This bus is only 40' long. My first bus was 35' long. I changed from a rear engine to a front engine. My first bus was a 35' pusher. I lost 4' of floor space to the rear engine and 3' of floor space to the cockpit and front door. Thus making a 35' bus only 28 linear feet of usable floor space. By moving to a 40' front engine I now have 37 linear feet of usable floor space. The cockpit , front door and engine share the same 3'. I gained 9 linear feet of floor space by buying a bus five feet longer. That equates to almost 67.5 square feet more floor space. That's valuable real estate in a small build.<br><br>Keep checking back. I'm not nearly done yet. There's more to come.
Nice work...I converted a 1963 greyhound bus into a motor home. did the same thing...
I'm sure you enjoyed converting yours as much as I'm enjoying converting mine. Thanks for the comment.
<p>Wait, Wait! You converted a schoolbus and you give us an instructable on cabinets!!?? I think you could fill a book with instructables on something like this! That is incredible! Did you convert it because it was cheaper than buying an RV, or because you really wanted a schoolbus? Or something else entirely?</p>
Oh yeah, and by the way, I do have more things I have done to the bus that I just haven't gotten around to uploading yet. Stick around, there's much more to come. Wait until I get to the Jacuzzi!<br><br>Leonard
Haha, alright you've earned my subscription for that one!
I mainly converted it because it was a life long dream. When I graduated high school I'd planned to retire at 40 and travel the world. Well, that didn't happen. But I kept the dream. I just turned 62 and am traveling the USA in my converted Bluebird bus that I so appropriately named, &quot;<a href="http://leonardsteward.blogspot.com/2014/03/easy.html" rel="nofollow"><strong>EASY</strong></a>&quot;. You can follow me at <a href="http://leonardsteward.com" rel="nofollow">leonardsteward.com</a>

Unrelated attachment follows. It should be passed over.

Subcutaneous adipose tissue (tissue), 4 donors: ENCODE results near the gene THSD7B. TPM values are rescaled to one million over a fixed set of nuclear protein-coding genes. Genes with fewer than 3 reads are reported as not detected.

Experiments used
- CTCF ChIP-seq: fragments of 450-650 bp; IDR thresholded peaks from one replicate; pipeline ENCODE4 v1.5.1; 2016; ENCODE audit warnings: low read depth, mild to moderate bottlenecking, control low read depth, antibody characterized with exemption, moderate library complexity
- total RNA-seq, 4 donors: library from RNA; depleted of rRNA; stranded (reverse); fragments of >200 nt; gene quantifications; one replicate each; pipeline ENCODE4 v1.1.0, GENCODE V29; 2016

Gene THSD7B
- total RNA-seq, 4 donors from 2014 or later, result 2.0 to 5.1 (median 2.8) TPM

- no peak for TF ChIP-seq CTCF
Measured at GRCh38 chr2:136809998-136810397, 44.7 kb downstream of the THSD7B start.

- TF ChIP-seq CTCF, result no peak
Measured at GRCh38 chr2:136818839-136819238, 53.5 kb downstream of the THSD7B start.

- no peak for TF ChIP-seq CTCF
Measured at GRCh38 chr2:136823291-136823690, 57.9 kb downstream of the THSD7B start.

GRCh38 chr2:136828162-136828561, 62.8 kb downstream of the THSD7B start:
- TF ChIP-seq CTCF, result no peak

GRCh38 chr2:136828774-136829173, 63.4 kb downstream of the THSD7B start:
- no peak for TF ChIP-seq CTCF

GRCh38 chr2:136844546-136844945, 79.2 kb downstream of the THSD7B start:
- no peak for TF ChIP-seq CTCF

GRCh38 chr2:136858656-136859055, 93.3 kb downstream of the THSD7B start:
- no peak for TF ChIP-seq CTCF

What provision is there along the top edge to allow for your ceiling material to attach?
I stripped the bus down to the skin. I then ran 2&quot; X 2&quot; studs along all the metal ribs for attaching paneling and interior roofing. I ran a 1&quot; X 1&quot; strip along the ceiling attached to the wooden studs the length of the cabinets. The cabinets are screwed through the front top rail to this strip and also to a 2&quot; X 4&quot; stud running across the back the length of the cabinets.
In the words of Steve Jobs: This is Insanely Great !!
Thanks for your comment. It does help to be a little insane!
<p>Great job! </p>
Thanks! I had fun trying to make it work.
<p>nice conversion, good job</p>
<p>Thanks for the comment. STick around. There's more to come.</p>
<p>Great job! I've always dreamed of converting an old school bus. Someday... someday!</p>
<p>Thanks for the comment. Mine started as a dream also. Hang in there. You are only limited by your own imagination.</p>

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Bio: I am currently converting a 1988 40' Bluebird school bus into a motor-home / workshop that I plan to live, work and travel in. This is ... More »